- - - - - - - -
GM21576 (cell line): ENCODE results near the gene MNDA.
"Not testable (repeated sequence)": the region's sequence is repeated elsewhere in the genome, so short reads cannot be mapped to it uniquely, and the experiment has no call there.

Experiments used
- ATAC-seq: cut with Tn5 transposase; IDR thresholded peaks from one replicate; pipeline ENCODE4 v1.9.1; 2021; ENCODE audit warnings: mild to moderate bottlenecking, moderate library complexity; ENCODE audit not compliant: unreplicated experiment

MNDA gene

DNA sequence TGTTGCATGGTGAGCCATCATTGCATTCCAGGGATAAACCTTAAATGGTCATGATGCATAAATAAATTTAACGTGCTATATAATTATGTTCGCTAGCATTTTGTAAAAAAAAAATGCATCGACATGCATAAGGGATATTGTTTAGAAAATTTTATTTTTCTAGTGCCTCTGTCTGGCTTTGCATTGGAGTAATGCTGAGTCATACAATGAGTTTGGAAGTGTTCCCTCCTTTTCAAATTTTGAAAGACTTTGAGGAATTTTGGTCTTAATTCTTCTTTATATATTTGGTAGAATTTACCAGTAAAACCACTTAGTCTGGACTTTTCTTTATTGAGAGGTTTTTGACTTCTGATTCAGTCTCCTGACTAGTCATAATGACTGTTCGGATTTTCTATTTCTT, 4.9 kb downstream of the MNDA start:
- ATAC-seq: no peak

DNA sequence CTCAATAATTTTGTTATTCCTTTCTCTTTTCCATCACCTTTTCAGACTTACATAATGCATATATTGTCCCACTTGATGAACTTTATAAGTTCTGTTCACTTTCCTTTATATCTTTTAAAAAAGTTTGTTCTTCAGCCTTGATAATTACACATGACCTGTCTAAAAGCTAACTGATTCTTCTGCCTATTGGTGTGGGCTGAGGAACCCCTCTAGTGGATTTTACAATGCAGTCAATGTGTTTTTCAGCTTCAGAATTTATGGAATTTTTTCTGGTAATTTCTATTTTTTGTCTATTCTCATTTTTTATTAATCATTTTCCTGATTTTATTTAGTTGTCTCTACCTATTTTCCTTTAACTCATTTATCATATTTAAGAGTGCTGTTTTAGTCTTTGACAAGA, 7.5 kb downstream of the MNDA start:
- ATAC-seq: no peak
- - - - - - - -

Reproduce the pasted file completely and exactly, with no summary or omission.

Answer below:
GM21576 (cell line): ENCODE results near the gene MNDA.
"Not testable (repeated sequence)": the region's sequence is repeated elsewhere in the genome, so short reads cannot be mapped to it uniquely, and the experiment has no call there.

Experiments used
- ATAC-seq: cut with Tn5 transposase; IDR thresholded peaks from one replicate; pipeline ENCODE4 v1.9.1; 2021; ENCODE audit warnings: mild to moderate bottlenecking, moderate library complexity; ENCODE audit not compliant: unreplicated experiment

MNDA gene

DNA sequence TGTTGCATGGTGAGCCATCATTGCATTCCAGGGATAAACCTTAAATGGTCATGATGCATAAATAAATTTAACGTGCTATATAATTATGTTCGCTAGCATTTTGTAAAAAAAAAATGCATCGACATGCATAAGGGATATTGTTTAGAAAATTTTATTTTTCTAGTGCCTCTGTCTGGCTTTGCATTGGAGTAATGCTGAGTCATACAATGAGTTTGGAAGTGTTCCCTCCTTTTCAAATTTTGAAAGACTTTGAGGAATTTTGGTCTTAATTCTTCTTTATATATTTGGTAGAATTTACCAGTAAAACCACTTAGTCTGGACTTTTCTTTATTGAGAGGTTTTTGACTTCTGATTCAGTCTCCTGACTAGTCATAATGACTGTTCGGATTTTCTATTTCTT, 4.9 kb downstream of the MNDA start:
- ATAC-seq: no peak

DNA sequence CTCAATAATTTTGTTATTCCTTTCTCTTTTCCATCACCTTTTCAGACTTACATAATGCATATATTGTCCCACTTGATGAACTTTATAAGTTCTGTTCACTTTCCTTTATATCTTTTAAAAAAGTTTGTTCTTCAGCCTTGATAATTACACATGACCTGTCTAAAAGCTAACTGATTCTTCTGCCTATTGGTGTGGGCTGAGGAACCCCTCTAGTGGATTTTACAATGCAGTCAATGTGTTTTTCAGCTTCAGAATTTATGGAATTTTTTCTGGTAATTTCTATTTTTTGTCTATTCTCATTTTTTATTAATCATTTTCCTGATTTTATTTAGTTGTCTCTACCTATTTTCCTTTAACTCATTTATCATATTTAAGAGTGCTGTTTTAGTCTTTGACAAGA, 7.5 kb downstream of the MNDA start:
- ATAC-seq: no peak